Sunday, April 25, 2010

The Olympics, vs. Fed and Davis Cup

Some time ago I started a series on some of the changes I would like to see in tennis. Some would say that my ideas were fueled more by idealism than by practicality. And even I have to admit that today’s suggestion certainly falls more within the realm of dreamland. In a nutshell, the seventh change that I would like to see in tennis is for there to be a better distinction between the Olympics, and Fed Cup/Davis Cup, with the latter being reserved strictly for amateurs. Let me explain.

To me, the Olympics should be exclusively for the crème de la crème. It is a chance for a country’s best to compete on a level playing field in that the event is hosted by one country, but that fact ought not to give the host country an advantage. Tennis, for example, is typically played on a DecoTurf surface, a type of cushioned hard court similar to that used at the US Open. This is true regardless of which country is hosting the games.

For Fed Cup and Davis Cup, the host country is allowed to determine the surface on which contending matches are played. I have no quarrel with this. And so in the era of Gustavo Kuerten for example, Brazil usually selected clay courts when hosting the Davis Cup, not just because this gave Guga an advantage, but also because their opponents – say Australia – were assumed to then be at a distinct disadvantage. This plan famously backfired in 2001 when the Aussies spanked Brazil on clay in Guga’s hometown of Florianopolis.

Other than being able to select the surface on which matches are contended, there are a few other elements that separate the Olympics from Fed/Davis Cup. For a start, while players earn distinguished medals at the Olympics, there is no direct financial gain attached to winning. Of course some countries reward their medalists handsomely, and some endorsement deals can pay out big bucks for wins, but no financial reward is doled out by the Olympics committee. This to me is as it should be.

But the celebration of a country’s win at Davis or Fed Cup suggests that the honor may be perceived as almost equal to an Olympic medal. In addition, Fed Cup and Davis Cup yield handsome remunerations that are divided among players and coaches.

But if it were up to me, there would be much more separating the Olympics from Fed Cup and Davis Cup. For a start, only professional players should be allowed to compete at Olympic events. After all, the Olympics should always feature a country’s best. But Fed Cup and Davis Cup I believe should not. These events should be reserved strictly for amateurs.

I have always felt that Fed Cup and Davis Cup should only feature a country’s up-and-coming players, its lesser-ranked. Furthermore, all players should be required to play Davis or Fed Cup as a rite of passage, a chance to cut their teeth as it were against other players who are similarly ranked. Fed Cup and Davis Cup would become the tennis equivalent of some countries’ mandatory military duty. You pay your dues to your country early in your career, and then graduate to making the big bucks among the other pros. And some day, if you’re lucky, you might even aspire to winning an Olympic medal.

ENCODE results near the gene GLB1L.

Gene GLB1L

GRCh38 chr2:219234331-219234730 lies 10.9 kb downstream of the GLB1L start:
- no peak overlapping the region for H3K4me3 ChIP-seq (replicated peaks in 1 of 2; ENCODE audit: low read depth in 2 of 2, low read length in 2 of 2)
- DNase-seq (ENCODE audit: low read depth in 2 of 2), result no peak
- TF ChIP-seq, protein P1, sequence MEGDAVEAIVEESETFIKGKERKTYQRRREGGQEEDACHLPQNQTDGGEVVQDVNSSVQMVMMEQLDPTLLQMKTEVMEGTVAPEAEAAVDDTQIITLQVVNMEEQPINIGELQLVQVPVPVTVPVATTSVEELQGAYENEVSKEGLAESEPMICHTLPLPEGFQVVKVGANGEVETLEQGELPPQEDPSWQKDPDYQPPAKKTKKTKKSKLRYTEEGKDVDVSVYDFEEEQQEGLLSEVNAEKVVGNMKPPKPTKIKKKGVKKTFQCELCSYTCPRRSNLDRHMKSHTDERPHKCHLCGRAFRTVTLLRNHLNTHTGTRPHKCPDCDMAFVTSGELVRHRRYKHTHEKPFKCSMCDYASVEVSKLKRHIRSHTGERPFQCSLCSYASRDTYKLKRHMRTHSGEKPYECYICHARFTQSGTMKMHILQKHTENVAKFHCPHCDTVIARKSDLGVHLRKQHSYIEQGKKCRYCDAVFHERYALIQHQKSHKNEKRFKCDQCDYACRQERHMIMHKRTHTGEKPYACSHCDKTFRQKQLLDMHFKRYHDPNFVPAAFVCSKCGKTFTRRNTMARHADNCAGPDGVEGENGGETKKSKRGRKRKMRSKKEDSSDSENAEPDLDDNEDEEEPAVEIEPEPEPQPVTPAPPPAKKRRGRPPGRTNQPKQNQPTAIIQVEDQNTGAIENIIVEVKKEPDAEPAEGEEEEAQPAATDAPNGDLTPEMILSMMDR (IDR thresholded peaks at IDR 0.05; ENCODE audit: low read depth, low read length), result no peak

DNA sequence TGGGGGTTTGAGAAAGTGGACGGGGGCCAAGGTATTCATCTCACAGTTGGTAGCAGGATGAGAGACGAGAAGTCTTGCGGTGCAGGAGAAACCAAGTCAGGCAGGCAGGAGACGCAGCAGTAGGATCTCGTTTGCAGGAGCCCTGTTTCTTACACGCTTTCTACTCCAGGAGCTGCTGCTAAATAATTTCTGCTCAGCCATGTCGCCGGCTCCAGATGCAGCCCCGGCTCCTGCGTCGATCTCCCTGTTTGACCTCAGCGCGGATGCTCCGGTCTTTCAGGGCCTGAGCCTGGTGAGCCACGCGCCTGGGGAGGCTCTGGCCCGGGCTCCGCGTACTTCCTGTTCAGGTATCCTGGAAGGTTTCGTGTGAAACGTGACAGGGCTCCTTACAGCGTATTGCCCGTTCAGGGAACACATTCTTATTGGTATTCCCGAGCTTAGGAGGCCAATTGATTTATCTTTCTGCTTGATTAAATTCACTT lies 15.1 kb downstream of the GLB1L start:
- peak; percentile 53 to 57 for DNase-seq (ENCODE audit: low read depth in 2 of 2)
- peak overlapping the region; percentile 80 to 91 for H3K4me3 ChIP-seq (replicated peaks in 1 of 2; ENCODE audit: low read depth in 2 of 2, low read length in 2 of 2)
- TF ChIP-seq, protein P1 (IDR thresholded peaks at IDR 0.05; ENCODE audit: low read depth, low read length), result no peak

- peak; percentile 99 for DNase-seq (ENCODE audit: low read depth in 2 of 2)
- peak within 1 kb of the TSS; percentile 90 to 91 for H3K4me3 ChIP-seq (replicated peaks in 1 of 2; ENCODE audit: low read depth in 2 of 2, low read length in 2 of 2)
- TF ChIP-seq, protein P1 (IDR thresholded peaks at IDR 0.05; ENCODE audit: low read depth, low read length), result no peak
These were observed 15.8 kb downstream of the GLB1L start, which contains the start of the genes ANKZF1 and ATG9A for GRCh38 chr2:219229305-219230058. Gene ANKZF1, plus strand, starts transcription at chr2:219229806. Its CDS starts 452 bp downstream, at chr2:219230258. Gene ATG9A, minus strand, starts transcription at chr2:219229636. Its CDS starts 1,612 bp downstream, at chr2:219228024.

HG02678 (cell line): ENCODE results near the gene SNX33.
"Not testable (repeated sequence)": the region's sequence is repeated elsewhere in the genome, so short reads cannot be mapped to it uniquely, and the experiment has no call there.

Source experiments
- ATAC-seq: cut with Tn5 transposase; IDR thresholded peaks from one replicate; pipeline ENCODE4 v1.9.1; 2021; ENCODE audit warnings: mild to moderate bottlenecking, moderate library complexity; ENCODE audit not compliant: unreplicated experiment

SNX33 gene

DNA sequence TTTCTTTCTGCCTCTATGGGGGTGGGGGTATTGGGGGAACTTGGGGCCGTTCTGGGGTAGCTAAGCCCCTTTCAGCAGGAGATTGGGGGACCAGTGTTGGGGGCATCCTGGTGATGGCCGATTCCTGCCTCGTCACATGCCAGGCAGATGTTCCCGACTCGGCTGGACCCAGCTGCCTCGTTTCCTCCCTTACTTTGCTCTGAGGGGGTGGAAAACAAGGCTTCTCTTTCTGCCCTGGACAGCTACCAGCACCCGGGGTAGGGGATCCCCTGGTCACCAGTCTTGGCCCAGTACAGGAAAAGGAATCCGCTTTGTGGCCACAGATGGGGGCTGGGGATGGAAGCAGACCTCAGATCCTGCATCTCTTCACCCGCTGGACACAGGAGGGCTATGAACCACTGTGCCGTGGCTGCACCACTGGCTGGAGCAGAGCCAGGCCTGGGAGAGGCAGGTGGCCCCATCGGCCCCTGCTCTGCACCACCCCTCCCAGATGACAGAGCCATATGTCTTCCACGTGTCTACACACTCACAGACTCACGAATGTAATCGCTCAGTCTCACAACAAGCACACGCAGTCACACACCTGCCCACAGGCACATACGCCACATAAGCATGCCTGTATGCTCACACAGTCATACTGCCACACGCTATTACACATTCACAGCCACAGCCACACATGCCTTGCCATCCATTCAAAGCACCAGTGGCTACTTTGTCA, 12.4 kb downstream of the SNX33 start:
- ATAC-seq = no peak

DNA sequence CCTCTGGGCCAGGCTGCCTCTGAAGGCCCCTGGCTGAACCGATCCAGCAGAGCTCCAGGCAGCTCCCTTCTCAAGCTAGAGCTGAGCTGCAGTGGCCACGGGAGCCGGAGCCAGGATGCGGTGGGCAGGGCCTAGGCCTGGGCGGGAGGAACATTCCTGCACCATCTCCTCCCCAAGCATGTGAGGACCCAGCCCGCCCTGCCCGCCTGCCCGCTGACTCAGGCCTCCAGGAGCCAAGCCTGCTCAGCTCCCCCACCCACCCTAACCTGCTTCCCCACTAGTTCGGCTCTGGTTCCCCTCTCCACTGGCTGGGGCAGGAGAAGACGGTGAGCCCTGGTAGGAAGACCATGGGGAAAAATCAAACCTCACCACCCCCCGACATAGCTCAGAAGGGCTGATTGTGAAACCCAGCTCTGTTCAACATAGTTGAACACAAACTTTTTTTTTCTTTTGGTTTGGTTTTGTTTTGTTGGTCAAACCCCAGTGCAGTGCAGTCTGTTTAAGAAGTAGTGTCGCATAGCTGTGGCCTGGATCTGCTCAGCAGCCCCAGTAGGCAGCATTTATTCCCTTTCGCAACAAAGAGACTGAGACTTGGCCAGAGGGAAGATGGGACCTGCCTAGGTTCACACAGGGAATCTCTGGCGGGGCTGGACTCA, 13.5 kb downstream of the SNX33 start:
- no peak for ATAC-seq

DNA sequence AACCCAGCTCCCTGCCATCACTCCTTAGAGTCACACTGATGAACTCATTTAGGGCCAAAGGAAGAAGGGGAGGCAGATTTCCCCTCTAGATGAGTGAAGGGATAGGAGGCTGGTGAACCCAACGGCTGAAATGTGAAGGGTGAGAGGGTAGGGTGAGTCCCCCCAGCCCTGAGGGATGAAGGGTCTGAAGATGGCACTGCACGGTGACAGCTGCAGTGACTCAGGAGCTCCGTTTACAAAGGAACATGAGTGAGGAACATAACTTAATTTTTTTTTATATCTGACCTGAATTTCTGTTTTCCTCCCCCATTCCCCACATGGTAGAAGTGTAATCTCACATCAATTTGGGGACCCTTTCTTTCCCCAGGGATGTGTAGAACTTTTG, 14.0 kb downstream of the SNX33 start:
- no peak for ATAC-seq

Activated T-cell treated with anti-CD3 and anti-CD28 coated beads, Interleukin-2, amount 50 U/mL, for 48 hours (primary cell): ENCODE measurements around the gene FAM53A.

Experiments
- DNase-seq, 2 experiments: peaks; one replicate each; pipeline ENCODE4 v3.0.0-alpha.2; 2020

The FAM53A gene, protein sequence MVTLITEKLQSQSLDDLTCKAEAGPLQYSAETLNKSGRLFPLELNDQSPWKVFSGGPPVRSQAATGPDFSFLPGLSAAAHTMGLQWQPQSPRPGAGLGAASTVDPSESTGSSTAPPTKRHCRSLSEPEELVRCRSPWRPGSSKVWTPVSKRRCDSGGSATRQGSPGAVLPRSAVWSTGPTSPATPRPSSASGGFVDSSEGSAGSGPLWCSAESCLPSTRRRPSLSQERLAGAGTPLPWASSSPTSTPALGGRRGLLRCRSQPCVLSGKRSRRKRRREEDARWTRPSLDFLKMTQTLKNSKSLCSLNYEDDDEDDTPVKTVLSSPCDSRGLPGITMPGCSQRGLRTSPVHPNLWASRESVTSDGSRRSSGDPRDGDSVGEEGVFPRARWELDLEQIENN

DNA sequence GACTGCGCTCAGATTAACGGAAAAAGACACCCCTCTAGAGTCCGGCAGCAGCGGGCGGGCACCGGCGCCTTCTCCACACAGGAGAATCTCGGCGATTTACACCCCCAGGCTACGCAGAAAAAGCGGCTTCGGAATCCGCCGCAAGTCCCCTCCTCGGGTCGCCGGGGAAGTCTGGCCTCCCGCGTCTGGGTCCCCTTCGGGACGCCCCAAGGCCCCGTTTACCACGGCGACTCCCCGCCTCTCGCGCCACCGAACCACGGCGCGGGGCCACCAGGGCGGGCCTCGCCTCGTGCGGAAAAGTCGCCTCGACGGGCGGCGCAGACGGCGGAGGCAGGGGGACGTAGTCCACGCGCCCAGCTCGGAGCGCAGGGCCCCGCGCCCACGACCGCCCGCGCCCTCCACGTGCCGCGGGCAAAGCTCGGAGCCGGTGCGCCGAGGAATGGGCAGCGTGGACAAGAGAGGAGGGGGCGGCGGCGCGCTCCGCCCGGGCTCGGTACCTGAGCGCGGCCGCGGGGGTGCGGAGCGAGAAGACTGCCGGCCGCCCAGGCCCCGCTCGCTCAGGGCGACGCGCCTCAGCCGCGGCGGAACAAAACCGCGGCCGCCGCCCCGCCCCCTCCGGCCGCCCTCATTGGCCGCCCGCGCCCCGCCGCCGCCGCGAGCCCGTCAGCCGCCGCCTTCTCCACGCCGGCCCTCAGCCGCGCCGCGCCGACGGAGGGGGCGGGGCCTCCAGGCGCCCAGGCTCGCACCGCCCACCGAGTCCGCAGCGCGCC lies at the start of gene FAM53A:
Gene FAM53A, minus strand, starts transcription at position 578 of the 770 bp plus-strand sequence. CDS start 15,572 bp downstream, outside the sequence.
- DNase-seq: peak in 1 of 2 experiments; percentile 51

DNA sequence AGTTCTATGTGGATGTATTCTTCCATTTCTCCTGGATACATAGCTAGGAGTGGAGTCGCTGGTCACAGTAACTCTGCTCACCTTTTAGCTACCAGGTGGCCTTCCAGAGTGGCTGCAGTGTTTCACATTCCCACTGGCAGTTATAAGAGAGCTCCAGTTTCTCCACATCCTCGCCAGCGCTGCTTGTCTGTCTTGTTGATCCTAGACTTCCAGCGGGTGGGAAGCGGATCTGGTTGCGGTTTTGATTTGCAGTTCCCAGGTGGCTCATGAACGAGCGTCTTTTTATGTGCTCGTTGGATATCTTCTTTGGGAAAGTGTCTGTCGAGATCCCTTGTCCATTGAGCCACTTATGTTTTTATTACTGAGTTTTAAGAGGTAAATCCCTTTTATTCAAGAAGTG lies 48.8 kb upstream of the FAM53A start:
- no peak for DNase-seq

Of course this is easy to recommend when you are from a country that boasts tremendous tennis resources in terms of players from whom to choose. But since this is true for all of those at the top, it is an easy recommendation to implement at the level of the World Group. I recognize that it would not be as simple when you start looking down the hierarchy. And by the time you get to countries like Syria and Barbados, the 99th and 100th in the world rankings in Fed Cup, it might be downright impossible.

But if I had my way, countries like the USA and Italy (for Fed Cup), and Spain and France (for Davis Cup), would not be permitted to send the likes of Venus and Serena Williams or Rafael Nadal and Jo Wilfred Tsonga to compete against each other. Fed Cup would indeed feature the team which Mary Jo Fernandez has currently to tackle the Russians in addition to the unexpected winds of Alabama – Melanie Oudin, Bethanie Mattek-Sands, and Sloane Stephens as a practice partner. This is excellent exposure for younger players. It gives them a chance to compete on a world stage, and to learn, with guidance, what it really takes to win. 

Wednesday, April 21, 2010

Hooking up and splitting up, in doubles

A doubles partnership is very much like a marriage. Some people enter it at a whim, not really expecting anything to come from it. In such cases, usually nothing does. The players involved may enjoy a win or three, but once they get past the infatuation phase, they discover that they really don’t have what it takes to last. And they split.

Other players are doubles flirts. They play first with this one, and then with that one, never settling down, never committing to any of their hook-ups. Some such players often don’t even decide on a doubles partner until they get tossed out in singles, and then grab at the first chance that happens across their path. For them doubles is just a convenience, a way to keep in shape and to make some extra money.

Some partnerships should never have happened in the first place. This is especially the case when one member of the team is in it only for him or herself and could really give a crap about the other. When John McEnroe teamed up some years ago with Steffi Graf, only to have her withdraw from the tournament, he churlishly griped all the way to the sports pages. Never mind the fact that Steffi was a pro who would not have canceled for frivolous reasons. Never mind the fact that she was seriously injured.